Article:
Our last day in Savannah began with Richard riding the Bike Friday (finally!) through the winding streets of Savannah's historic district, while Suzanne got ready back in the room. Once the bike was put away in the truck downstairs - and the truck was confirmed to actually be where it was supposed to be - we started the long task of packing up & loading out after our 6 days in this city. No problems with the checkout, although the fact the desk clerk knew us by name meant that apparently we'd developed a little bit of notoriety with the Hyatt's staff. Then a last spin through town, a cruise over the big bridge and back so we could say we'd actually been in South Carolina, and then out again on the open road.
Lunch was discovered out on US 17 a few miles west of town when a sign for "Mammy's Kitchen - Home Cooking" looked too tasty to pass up. The Southern-style chow was satisfying, including red velvet cake (caution: may cause mild side effects in 12-24 hours). We veered off on US 84 and headed through Hinesville, home of Fort Stewart and the 3rd Infantry Division, just back from some successful out-of-town activities. The adjoining towns were also in the patriotic spirit on this Flag Day (see photo), and we were impressed by the quantity of red, white, and blue set against the south Georgia greenery. One other flag-related note: Georgia just changed their state flag yet again, and it seems there's still a bit of dissension about the decision. In the space of a few miles, we saw a few new 2003 flags, some blue 2001 flags - and a significant number of the earlier more Confed-versial flags, sometimes with a few well-chosen editorial comments. We crossed ways with US 1 in Waycross, and then continued on into Valdosta, the "azalea capital of the US".
The busy traffic of Valdosta encouraged us to keep moving just a bit further this day, and so we quit for the day in the appropriately named town of Quitman. The Georgian Motel was fine, and the downtown was picturesque, but we showed up at the local mom n' pop buffet just as they were apologetically locking the doors for the evening. Fortunately, the local chicken shack was servin' up down-home grub, and so we were full and happy to finish the day.
Flag Day at the local courthouse
South out of Quitman, we traveled calm country roads as we left Georgia and rolled into the state of Florida. A short morning's drive along US 90 had us in Tallahassee, the state capital and home of another Division 1A major conference university with colors of maroon and gold and the word "state" in its name (not that we like any university fitting that description, but we digress).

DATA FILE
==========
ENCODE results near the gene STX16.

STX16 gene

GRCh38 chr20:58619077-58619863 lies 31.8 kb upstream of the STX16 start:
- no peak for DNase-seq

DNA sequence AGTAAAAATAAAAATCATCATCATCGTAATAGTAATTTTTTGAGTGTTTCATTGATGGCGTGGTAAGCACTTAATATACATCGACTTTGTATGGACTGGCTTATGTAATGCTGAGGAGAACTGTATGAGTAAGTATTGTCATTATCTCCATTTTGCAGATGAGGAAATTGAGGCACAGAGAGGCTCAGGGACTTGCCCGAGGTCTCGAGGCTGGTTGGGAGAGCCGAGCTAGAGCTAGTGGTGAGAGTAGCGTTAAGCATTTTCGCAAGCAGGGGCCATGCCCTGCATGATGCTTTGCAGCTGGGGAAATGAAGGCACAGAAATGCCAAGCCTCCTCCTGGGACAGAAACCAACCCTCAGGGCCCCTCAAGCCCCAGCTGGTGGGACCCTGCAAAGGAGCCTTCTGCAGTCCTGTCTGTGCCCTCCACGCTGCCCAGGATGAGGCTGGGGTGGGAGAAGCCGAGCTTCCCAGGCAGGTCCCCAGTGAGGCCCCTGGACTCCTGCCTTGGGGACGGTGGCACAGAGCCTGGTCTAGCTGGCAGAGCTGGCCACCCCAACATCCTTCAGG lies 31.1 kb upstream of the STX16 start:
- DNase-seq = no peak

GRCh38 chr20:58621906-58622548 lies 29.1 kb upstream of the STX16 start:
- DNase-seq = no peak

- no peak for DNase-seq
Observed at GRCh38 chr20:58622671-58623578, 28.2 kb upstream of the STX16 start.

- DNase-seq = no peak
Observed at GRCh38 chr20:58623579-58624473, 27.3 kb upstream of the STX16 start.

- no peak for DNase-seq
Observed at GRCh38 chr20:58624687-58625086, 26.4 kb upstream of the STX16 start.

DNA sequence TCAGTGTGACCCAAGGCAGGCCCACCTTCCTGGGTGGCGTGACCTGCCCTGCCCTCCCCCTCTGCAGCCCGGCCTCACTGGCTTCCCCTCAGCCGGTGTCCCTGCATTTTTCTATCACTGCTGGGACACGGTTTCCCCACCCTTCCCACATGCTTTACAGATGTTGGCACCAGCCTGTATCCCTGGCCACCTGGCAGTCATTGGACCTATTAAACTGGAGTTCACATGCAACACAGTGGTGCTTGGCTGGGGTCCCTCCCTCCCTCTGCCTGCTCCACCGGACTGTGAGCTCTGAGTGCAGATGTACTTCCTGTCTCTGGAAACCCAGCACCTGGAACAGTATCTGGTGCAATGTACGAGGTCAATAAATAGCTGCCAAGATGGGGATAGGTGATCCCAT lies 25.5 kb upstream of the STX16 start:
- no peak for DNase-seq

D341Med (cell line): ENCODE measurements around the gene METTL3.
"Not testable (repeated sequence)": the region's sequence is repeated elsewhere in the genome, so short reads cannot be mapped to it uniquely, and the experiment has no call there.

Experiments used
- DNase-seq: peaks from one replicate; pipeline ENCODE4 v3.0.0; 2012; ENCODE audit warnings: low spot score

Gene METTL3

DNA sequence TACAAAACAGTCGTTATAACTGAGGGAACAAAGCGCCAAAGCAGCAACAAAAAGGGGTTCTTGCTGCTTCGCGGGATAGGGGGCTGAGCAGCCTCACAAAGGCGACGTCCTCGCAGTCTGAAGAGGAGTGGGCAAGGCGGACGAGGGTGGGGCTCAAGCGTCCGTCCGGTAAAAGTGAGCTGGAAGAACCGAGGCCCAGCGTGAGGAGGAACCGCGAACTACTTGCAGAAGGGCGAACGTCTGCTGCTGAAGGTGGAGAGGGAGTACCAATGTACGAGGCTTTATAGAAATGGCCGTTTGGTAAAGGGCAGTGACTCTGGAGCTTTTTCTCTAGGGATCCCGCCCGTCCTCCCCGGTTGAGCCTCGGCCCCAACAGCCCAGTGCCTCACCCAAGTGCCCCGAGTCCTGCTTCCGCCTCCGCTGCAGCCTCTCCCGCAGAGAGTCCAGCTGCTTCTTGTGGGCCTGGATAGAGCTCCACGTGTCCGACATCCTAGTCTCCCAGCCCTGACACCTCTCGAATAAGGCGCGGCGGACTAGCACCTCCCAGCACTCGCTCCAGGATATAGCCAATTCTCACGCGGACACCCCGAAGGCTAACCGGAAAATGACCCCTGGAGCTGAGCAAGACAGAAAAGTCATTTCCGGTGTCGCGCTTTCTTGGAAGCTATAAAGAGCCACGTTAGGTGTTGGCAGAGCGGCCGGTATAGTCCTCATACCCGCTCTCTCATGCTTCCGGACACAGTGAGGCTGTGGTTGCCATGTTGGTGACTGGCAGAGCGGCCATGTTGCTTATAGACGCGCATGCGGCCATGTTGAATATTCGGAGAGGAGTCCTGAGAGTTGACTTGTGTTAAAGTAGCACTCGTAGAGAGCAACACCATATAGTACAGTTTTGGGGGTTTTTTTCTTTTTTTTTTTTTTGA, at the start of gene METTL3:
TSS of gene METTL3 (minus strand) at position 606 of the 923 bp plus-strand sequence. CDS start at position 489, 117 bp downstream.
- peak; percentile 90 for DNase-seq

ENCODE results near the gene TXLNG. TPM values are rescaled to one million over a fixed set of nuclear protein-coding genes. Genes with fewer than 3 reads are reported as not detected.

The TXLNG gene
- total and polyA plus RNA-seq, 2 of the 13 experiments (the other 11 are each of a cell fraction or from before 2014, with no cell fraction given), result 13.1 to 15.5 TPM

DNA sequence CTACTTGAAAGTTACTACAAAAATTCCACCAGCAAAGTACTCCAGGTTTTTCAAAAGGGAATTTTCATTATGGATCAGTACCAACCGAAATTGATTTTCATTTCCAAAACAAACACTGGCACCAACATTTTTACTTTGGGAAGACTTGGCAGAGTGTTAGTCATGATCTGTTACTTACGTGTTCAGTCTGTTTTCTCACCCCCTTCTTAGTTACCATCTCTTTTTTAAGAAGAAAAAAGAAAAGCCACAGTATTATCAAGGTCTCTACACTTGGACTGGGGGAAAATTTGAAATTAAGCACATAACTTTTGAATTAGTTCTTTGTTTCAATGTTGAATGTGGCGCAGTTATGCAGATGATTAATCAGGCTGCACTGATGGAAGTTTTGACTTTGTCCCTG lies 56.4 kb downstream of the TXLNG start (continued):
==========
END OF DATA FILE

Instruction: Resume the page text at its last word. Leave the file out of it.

We circled Doak Campbell Stadium, the place of many Seminole events in football history, and were headed back toward downtown on Gaines St. when we were stopped in our tracks by the sight of a giant flying Beetle diving toward us (see photo). We stepped into this big bug's lair and found a wacky store called Pelican Place, with all sorts of oddball objects matching our peculiar tastes. While we could have been happy with nearly any of the items in this store, we instead captured the flamingo that our backyard has always cried out for, but we hadn't quite discovered yet.
After flipping the big bird into the truck, we continued south by southwest on US 319 until reaching Crawfordville, where we lunched at the first-rate Myra Jean's Restaurant (and cake catering, too!), where we watched the "Chew-Choo" toy train roll above our heads as we munched. Then onto US 98, over the bridges and causeways, and there we were - along the clear blue-green waters of the Gulf of Mexico. Turning westward, we rolled by the white sand beaches and swaying palms (and pines). In Apalachicola, there is a museum to John Gorrie, inventor of mechanical refrigeration, and while we didn't get a chance to pay homage in person at the museum, we certainly appreciated his invention keeping us cool and dry as we traveled through the 90+ degree heat and humidity of this sweltering day. One stop in this town did have complications - Suzanne nearly broke her little piggy at the Piggly Wiggly, when the wheel of a shopping cart ended up on a collision course with her middle toe. Ouch!
Later in the day, we made our way to and through Panama City to Panama City Beach, where the resortification of the Florida Gulf Coast began in earnest. The traffic got heavy and the going got slow as we made our way through the congested crowds past the massive walls of high-rise condos and resorts that loomed between the highway and the water. While we'll be the first to appreciate private enterprise and wildly-painted beach shops, we agreed it gets a bit overdone here, after the first thousand or so. We searched for economical lodgings among the high rises and private clubs, and finally spied a small (very small) motel painted in an eye-catching shade of pink stuck in among all the resorts. While we balked at first at the asking rate, we changed our minds at once when we saw that the suite had a refrigerator, spare room - and a balcony looking right over the water. We asked the owner how business was, and he said that the mom & pop motel in Panama City Beach is nearly extinct - in fact, the very building we were in tonight was to be razed next month to make room for yet another high-rise resort.
As the sun set, we played in the white sands and crystal-clear waters. Richard began engineering the sand into wave-defying shapes, and ended up teaching the art and wonder of sandcastle building to a new generation of interested kids. They in turn shared their knowledge of catch-and-release crabbing with us, introducing us to some of their newly acquired crabby friends before releasing them back into the sea. We were then lulled to sleep by the rumble of the waves outside our window - which helped to drown out the roar of the traffic and nightlife back on the street.